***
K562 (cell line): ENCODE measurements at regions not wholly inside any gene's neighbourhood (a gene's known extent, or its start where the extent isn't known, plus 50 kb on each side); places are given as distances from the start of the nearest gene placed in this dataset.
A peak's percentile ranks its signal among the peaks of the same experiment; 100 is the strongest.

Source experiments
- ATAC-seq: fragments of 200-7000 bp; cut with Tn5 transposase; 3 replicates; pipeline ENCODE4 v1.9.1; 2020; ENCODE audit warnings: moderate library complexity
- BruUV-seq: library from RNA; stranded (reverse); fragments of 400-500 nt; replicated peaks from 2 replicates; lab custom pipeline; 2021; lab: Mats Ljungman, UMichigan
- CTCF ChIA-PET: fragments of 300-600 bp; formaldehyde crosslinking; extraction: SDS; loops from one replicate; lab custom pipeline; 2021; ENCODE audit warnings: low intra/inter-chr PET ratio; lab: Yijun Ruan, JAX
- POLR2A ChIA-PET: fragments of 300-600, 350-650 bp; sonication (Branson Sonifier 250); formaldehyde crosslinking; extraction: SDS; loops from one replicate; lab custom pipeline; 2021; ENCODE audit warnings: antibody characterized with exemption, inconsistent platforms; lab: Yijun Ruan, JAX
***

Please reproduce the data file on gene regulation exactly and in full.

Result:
K562 (cell line): ENCODE measurements at regions not wholly inside any gene's neighbourhood (a gene's known extent, or its start where the extent isn't known, plus 50 kb on each side); places are given as distances from the start of the nearest gene placed in this dataset.
A peak's percentile ranks its signal among the peaks of the same experiment; 100 is the strongest.

Source experiments
- ATAC-seq: fragments of 200-7000 bp; cut with Tn5 transposase; 3 replicates; pipeline ENCODE4 v1.9.1; 2020; ENCODE audit warnings: moderate library complexity
- BruUV-seq: library from RNA; stranded (reverse); fragments of 400-500 nt; replicated peaks from 2 replicates; lab custom pipeline; 2021; lab: Mats Ljungman, UMichigan
- CTCF ChIA-PET: fragments of 300-600 bp; formaldehyde crosslinking; extraction: SDS; loops from one replicate; lab custom pipeline; 2021; ENCODE audit warnings: low intra/inter-chr PET ratio; lab: Yijun Ruan, JAX
- POLR2A ChIA-PET: fragments of 300-600, 350-650 bp; sonication (Branson Sonifier 250); formaldehyde crosslinking; extraction: SDS; loops from one replicate; lab custom pipeline; 2021; ENCODE audit warnings: antibody characterized with exemption, inconsistent platforms; lab: Yijun Ruan, JAX